WHO resolution on snakebites flags the highly prevalent hazard at home

Of the 1 lakh people who die globally every year of snakebite, 40,000 are in India

Updated - June 01, 2018 07:45 am IST

Published - May 31, 2018 11:49 pm IST - Afshan YasmeenBengaluru

With the World Health Assembly adopting a resolution formally, providing the World Health Organisation (WHO) a strong mandate to develop a comprehensive plan for effective treatment of snakebite, India is now gearing up to tackle this highly prevalent public health hazard.

Of the 1,00,000 people who die globally every year from snakebite, one of the world’s most neglected tropical diseases (NTD), at least 46,000 are in India.

The resolution that provides the WHO with a clear mandate to work with affected countries, partners, stakeholders and industry, was proposed by several Member States and coordinated by the governments of Colombia and Costa Rica. Aimed at stepping up efforts to reduce the burden of snakebite envenoming, the resolution was strongly supported by more than 31 countries.

Welcoming the resolution Otmar Kloiber, Secretary General of the World Medical Association (WMA), said snakebites are not just responsible for preventable deaths, but disability and lasting trauma. He said the adoption of the resolution follows last year’s recognition of snakebite envenoming (poisoning from snake bites) as a NTD and the recommendation by WHO’s Executive Board in January 2018 to the Health Assembly.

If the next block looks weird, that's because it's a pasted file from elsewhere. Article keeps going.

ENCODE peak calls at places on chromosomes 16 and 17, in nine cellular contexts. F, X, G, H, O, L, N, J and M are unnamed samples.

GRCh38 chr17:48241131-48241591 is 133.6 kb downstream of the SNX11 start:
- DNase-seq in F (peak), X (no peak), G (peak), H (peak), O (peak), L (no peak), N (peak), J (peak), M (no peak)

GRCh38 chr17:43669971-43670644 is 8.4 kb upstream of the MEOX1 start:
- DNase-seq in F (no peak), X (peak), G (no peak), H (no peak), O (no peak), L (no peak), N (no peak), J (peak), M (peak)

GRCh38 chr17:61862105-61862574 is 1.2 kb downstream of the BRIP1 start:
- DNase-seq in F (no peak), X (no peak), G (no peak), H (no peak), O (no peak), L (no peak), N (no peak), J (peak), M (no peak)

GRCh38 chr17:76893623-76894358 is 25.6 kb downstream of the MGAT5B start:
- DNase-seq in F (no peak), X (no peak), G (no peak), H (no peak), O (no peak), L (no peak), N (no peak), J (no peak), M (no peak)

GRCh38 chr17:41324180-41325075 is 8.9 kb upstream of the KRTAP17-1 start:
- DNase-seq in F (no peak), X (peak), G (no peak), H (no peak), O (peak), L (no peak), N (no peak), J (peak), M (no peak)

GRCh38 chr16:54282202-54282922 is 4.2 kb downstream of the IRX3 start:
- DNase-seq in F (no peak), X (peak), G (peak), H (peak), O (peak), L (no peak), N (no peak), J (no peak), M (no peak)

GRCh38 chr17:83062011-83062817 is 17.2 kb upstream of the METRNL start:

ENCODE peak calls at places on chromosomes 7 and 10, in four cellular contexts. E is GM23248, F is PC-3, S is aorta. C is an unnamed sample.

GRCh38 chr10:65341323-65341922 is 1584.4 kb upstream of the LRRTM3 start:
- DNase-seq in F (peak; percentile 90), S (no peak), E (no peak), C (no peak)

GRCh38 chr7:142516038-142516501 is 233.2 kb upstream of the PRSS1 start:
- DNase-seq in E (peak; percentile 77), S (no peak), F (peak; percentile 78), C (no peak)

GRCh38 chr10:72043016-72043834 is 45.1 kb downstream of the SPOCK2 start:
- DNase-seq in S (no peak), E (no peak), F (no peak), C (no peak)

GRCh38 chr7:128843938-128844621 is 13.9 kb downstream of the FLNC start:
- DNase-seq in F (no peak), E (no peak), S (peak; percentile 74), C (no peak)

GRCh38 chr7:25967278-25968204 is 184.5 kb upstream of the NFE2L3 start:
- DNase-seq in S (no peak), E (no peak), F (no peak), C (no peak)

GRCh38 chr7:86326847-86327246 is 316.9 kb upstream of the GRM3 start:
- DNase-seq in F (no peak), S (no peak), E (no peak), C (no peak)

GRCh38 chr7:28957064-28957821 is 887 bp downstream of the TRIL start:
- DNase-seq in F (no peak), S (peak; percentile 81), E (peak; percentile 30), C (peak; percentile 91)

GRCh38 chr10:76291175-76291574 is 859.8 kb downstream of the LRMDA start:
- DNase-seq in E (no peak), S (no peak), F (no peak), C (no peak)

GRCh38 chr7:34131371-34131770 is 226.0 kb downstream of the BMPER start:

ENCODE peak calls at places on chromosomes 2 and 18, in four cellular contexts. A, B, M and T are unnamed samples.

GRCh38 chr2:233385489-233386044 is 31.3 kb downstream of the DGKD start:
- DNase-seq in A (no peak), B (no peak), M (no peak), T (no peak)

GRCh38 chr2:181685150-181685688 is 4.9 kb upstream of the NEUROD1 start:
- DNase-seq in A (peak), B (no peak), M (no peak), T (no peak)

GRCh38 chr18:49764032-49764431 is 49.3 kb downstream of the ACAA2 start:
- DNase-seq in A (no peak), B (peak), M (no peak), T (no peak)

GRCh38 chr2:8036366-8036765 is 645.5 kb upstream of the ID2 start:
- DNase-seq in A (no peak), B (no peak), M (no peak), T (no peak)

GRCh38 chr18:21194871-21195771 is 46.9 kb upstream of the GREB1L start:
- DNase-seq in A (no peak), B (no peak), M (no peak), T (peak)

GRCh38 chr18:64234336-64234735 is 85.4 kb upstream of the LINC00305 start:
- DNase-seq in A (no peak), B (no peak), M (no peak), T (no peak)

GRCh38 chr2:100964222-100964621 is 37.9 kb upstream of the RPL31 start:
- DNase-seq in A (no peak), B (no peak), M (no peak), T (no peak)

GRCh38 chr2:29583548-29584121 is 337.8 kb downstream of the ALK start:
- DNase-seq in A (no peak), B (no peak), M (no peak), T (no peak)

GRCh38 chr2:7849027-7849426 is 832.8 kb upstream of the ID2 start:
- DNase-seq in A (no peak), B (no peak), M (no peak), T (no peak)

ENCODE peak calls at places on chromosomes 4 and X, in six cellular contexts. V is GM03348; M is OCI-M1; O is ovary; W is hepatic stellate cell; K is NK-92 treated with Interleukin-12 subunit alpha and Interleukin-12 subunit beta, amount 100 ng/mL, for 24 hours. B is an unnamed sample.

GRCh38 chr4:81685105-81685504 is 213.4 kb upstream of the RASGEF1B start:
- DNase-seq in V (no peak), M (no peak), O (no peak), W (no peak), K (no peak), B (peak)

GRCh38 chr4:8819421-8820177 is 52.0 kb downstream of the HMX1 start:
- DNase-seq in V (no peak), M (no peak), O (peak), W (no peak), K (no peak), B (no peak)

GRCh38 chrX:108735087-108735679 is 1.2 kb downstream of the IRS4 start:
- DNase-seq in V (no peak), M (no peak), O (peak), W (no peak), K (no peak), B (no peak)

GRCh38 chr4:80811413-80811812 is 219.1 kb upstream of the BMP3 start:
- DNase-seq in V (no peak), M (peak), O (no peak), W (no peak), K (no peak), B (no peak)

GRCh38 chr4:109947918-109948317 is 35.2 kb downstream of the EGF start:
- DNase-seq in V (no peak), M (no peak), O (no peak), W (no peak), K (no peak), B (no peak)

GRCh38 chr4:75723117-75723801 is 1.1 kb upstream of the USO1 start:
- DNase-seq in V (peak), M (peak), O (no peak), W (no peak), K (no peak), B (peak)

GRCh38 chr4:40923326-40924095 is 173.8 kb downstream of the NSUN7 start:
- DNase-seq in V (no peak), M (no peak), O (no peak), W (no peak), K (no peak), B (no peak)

WHO has already set up a working group to prepare a strategic plan to assess and address the global burden of snakebite envenoming, especially in mid- to low-income countries. The plan, being developed by the 28-member working group of experts, is expected by the end of 2018.

In the wake of this, India’s Ministry of Health and Family Welfare will soon start a process of consultation, and issue advisories to States on management and treatment of snakebite victims. The process will begin after the team that has gone to WHO returns, a top official in the Directorate General of Health Services (DGHS), in charge of Public Health, told The Hindu .

The onus of tackling the problem rests with the States, who have to procure the anti-snake venom vials depending on their individual requirements. “The assessment of the drug requirement has to be done by the States. Central funds will be made available for the procurement if the anti-snake venom medicine is included in the State’s list of essential medicines,” the official, who did not want to be quoted, said.

India has been consistently recognised as one of the countries with highest mortality rate from snakebites, largely because of poor access to healthcare. The Health Ministry has framed guidelines to be followed by all State health institutions to tackle and deal with the serious concern about deaths due to snakebites.

“Though deaths due to snakebites are a major problem in India, the issue is underestimated. We are yet to have proper data on the issue as the numbers are based only on what the States report,” the official said, adding that a National Snakebite Management Protocol is also in place.

The protocol was framed by the DGHS with technical support from the WHO’s country office in India. The protocol recognises the need to bring about a behavioural change among people regarding the occupational risks and their reduction. It also recognises the fact that the earlier a patient is treated with Anti-Snake Venom (ASV), the better the outcome. Admitting that there was a problem in availability of anti-snake venom injections earlier, the DGHS official said it had been sorted out now. “The States have to place the order at least three months in advance as the companies need time to procure biological support for the production of the life-saving drug,” he added.

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